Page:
Carothers, 192 F.3d 52, 56 (2d Cir. 1999). Thus, the
Court's review is limited to the facts alleged or
incorporated by reference in the complaint, documents
attached to the complaint, and matters of which the Court may
take judicial notice. See Chambers v. Time Warner,
Inc., 282 F.3d 147, 153 (2d Cir. 2002); Diamond v.
Local 807 Labor-Mgmt. Pension Fund, No. 12-CV-5559 (RRM)
(VVP), 2014 WL 527898, at *1 n.l (E.D.N.Y. Feb. 7, 2014).
Court assumes the truth of the facts alleged, and draws all
reasonable inferences in the nonmovant's favor. See
Harris v. Mills, 572 F.3d 66, 71 (2d Cir. 2009). In
order to withstand a motion to dismiss, a complaint
"must contain sufficient factual matter, accepted as
true, to 'state a claim to relief that is plausible on
its face.'" Ashcroft v. Iqbal, 556 U.S.
662, 678 (2009) (citing Bell Atlantic Carp. v.
Twombly, 550 U.S. 544, 570 (2007)); Hayden v.
Paterson, 594 F.3d 150, 161 (2d Cir. 2010). Although the
complaint need not contain "'detailed factual
allegations,"" simple "[t]hreadbare recitals
of the elements of a cause of action, supported by mere
conclusory statements, do not suffice." Iqbal,
556 U.S. at 678 (citing Twombly, 550 U.S. at 555);
Harris v. Mills, 572 F.3d 66. 72 (2d Cir. 2009).
Companionship Services Under the FLSA
1938, Congress enacted the FLSA to eliminate "labor
conditions detrimental to the maintenance of the minimum
standard of living necessary for health, efficiency, and
general well-being of workers . . . ." 29 U.S.C. §
202(a); see Reiseck v. Universal Commc 'm of Miami,
Inc., 591 F.3d 101, 104 (2d Cir. 2010). Although the
FLSA imposes certain "wage and hour" requirements -
including overtime pay requirements - on employers, it also
contains numerous exemptions. See Reiseck 591 F.3d
at 104-05. During Feldman's employment with Bhrags and at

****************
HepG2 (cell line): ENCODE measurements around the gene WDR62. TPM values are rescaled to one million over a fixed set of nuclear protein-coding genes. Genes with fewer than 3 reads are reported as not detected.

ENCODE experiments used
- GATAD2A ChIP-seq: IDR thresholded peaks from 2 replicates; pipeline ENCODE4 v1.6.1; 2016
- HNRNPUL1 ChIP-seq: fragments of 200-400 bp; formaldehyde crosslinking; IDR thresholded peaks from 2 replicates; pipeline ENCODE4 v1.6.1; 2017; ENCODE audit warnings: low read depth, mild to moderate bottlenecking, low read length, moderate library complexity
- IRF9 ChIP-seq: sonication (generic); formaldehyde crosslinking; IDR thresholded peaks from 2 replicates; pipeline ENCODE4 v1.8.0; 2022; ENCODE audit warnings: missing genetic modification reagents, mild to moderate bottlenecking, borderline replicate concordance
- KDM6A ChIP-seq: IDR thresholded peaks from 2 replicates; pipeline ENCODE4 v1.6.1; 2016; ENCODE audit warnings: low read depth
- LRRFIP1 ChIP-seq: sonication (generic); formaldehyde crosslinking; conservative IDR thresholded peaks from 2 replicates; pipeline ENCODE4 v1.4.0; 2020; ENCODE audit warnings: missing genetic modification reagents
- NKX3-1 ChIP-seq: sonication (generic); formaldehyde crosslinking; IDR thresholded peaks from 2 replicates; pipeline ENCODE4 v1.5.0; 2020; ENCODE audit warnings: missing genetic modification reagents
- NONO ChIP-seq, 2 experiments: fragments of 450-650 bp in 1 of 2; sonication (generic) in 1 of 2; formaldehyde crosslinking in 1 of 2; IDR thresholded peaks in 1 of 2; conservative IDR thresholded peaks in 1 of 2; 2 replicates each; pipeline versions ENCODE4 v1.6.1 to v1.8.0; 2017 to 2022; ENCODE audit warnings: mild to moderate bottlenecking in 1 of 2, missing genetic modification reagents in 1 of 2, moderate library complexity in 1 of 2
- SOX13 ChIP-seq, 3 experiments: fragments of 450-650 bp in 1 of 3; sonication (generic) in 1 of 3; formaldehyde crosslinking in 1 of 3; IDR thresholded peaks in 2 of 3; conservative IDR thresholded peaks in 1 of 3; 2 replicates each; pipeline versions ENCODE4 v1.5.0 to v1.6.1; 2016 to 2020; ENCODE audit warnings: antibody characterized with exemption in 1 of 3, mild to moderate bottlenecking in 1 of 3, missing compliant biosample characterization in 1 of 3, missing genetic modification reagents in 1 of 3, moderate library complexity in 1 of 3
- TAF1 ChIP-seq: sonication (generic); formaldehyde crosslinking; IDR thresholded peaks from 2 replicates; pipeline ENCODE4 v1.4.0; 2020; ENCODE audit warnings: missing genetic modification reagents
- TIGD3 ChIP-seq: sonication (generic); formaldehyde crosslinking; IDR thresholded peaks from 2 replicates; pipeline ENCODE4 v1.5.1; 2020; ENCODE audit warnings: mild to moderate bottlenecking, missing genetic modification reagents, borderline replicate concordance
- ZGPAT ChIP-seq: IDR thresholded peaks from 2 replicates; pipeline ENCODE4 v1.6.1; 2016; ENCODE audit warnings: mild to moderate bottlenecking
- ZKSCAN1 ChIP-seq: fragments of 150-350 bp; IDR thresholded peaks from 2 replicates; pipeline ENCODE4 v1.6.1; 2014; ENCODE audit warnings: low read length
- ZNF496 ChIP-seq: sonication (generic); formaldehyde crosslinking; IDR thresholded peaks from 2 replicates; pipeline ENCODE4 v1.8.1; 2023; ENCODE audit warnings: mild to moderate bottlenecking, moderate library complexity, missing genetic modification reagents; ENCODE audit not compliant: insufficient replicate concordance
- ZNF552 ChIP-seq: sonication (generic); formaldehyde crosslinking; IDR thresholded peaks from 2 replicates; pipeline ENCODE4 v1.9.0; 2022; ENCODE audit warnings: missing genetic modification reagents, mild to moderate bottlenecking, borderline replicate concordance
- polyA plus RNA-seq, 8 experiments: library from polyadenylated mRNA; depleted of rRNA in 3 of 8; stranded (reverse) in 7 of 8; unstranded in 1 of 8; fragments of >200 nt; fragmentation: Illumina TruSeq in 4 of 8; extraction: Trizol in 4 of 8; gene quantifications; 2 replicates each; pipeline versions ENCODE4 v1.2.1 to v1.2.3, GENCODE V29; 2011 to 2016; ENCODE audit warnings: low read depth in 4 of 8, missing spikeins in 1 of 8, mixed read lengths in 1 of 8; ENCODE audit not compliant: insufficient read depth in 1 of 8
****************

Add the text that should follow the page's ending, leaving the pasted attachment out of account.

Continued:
all times relevant to Feldman's complaint, the FLSA
contained a companionship services exemption, which exempted
from its minimum wage and maximum hours requirements any
employee who is "employed in domestic service employment
to provide companionship services for individuals who
(because of age or infirmity) are unable to care for
themselves .. . ." 29 U.S.C.
Department of Labor ("DOL") regulation in cited
during Feldman's employment defined the term
"companionship services" as "those services
which provide fellowship, care, and protection for a person
who, because of advanced age or physical or mental infirmity,
cannot care for his or her own needs.'" 29 C.F.R.
§ 552.6 (2014); see 29 U.S.C. § 213
(a)(15) (leaving the term "companionship
services'" to be "defined and delimited by
regulations of the Secretary [of Labor]"); Long
Island Care at Home, Ltd. v. Coke, 551 U.S. 158, 162
(2007) (finding the DOL's regulation valid and binding).
The regulation specifies that companionship services
"may include household work related to the care of the
aged or infirm person such as meal preparation, bed making,
washing of clothes, and other similar services." 29
C.F.R. § 552.6. In an opinion letter, the DOL provided
additional clarification concerning what types of "other
similar services" would be included in the exemption:
[I]t is our opinion that such activities as cleaning the
patient's bedroom, bathroom or kitchen, picking up
groceries, medicine, and dry cleaning would be related to
personal care of the patient and would be they type of
household work that would ...